You could make the opposite complaint against rovers or landers, because they take so long while obtaining a trickle of data, or because they don't cover much ground, but I don't think anyone will say that our lander/rover missions were a "waste of money". In fact, some of those slow-paced missions only made a few key discoveries, but boy were they huge discoveries. Each mission has a particular focus and value, and you need to step back and think about the big picture. Whether it takes two hours or two years, and whether the mission measures distance traveled in cm or km, is not really so important. It's what you learn in the process.
Balloons have some potential for studying Mars, but again we run into a size issue in many cases, just to be able to create buoyancy in the Martian atmosphere. In this particular case, a balloon is not a good choice for an ARES-type mission because you can't really control where it goes. Many types of data/science require us to fly a specific flight path/pattern, and we need to have the capability to dictate and control where we go and react to winds and atmospheric patterns. A powered airplane gives us that capability.
When exploring an 'unknown' environment such as Mars, with the purpose of collecting data about the composition of its atmosphere, soil etc. is it such a great idea to blast around spraying rocket exhaust gases and particles all over everything?
Yea but, immense amount of data in such a short time, there is nothing in orbit to record and beam that amount of data back to earth in such a small 2 hour window. The only way to do that is record the data from ARES flight then parachute the recorded information to the surface of Mars before it crashes and slowly beam all that data back to earth. Because of the thin Martian atmosphere anything parachuted to the surface of mars needs a lot of mass to help land safely which would be too much mass for ARES to carry. Another way is to place in orbit a special device to receive the transmitted data then beam it back to earth as time will allow, we should have learned our lesson from the Cassini / Huygens mission trying something similar -- a lot of data was lost. You're in luck, "The Skyclimber," can parachute a load to Mars with much less mass and cost using only parachutes and a recoil device, see here:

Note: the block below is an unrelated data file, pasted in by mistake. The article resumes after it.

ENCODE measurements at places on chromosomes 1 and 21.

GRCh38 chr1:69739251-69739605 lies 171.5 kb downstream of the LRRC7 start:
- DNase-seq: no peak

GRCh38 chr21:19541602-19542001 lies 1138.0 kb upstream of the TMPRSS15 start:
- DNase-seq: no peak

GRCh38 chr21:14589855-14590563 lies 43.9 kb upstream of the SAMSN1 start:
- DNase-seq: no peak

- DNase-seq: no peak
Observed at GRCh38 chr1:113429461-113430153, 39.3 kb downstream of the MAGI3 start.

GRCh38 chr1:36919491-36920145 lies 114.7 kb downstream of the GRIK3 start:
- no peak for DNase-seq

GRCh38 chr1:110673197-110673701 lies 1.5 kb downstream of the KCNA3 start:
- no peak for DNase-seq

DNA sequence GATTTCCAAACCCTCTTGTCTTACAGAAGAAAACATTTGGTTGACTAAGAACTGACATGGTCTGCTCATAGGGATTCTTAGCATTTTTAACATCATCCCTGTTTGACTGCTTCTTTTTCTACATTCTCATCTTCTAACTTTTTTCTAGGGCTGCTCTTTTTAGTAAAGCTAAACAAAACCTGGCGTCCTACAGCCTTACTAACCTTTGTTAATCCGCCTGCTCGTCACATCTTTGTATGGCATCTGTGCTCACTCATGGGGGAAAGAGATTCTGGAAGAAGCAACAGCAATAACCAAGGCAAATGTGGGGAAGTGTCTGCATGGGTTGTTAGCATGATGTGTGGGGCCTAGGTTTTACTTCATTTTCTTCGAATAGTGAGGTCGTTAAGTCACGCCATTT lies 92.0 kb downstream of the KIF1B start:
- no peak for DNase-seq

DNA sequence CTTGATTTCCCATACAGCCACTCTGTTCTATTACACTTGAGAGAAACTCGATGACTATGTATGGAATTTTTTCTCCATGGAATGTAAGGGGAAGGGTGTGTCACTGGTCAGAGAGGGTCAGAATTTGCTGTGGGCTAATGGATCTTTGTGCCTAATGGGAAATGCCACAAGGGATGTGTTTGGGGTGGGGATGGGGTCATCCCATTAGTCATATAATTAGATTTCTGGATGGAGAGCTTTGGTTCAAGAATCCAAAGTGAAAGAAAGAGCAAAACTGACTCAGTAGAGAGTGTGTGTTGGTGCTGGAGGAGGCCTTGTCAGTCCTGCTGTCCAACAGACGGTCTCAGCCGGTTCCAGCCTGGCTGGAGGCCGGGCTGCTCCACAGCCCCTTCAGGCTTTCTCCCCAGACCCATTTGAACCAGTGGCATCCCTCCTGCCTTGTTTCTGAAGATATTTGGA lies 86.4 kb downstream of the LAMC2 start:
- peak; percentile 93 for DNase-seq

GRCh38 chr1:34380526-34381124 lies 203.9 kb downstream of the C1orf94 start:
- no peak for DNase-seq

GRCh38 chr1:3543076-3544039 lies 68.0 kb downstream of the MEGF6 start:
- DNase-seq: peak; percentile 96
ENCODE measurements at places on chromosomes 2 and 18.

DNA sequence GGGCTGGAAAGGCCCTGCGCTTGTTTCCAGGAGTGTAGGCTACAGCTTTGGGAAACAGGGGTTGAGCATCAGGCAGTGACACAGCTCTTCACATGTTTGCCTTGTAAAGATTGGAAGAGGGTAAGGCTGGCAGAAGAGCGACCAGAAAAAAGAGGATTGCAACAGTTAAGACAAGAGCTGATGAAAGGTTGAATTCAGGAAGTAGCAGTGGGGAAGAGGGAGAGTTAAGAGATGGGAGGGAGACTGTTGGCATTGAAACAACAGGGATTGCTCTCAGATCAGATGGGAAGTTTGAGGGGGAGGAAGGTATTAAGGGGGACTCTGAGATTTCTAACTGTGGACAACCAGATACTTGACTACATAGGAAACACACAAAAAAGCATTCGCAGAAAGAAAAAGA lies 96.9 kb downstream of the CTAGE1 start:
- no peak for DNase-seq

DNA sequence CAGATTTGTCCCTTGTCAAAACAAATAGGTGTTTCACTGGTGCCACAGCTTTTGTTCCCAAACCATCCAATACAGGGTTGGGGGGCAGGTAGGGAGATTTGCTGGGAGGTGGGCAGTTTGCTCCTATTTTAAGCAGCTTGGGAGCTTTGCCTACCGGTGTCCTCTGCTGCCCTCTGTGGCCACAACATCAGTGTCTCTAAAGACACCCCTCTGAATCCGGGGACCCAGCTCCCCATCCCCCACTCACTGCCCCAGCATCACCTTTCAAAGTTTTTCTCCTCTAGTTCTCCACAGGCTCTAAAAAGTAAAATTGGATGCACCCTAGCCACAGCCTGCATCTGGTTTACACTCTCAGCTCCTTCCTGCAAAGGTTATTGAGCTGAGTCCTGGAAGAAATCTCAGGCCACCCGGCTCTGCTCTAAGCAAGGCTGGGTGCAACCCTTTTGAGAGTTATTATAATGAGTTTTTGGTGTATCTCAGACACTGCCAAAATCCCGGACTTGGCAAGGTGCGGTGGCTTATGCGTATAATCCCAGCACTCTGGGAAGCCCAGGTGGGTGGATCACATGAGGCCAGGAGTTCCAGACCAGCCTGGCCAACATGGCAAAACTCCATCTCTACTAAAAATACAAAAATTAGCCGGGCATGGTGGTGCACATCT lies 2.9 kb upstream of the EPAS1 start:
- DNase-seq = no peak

Here is my favorite balloon type mission to mars, "The Martian Windsurfer," that would last 100 days and travel as much as 1,500 kilometers over the Martian surface gathering data from the surface and the atmosphere. The ballast of the balloon, the rover, tether would be cut to let the balloon circumnavigate the entire planet while the rover gathers more data on the surface, see here:
NICE!!! They need to fund NASA more!
lets go 100 million miles for a 2 hour flight to gather a bunch of data that will never get beamed back to earth because there inst enough bandwidth.
congratulations NASA you created the stupidest idea ever.
why cant we use that old mission we were planning i think it was called MAP and it used a bunch of balloons. makes much more sense since you can probably upload 1 picture every 15 mins with the available bandwidth.
ALL HAIL THE COMMON SENSE
Flight on two planets, it's like the Wright Brothers all over again except this time only one actual test is done however and it isn't at Kitty Hawk.
Waffles? I think you mean carrots.
why not send a rover geared for longdistance travel and loaded with little drones that come back to the rover every once in a while to recharge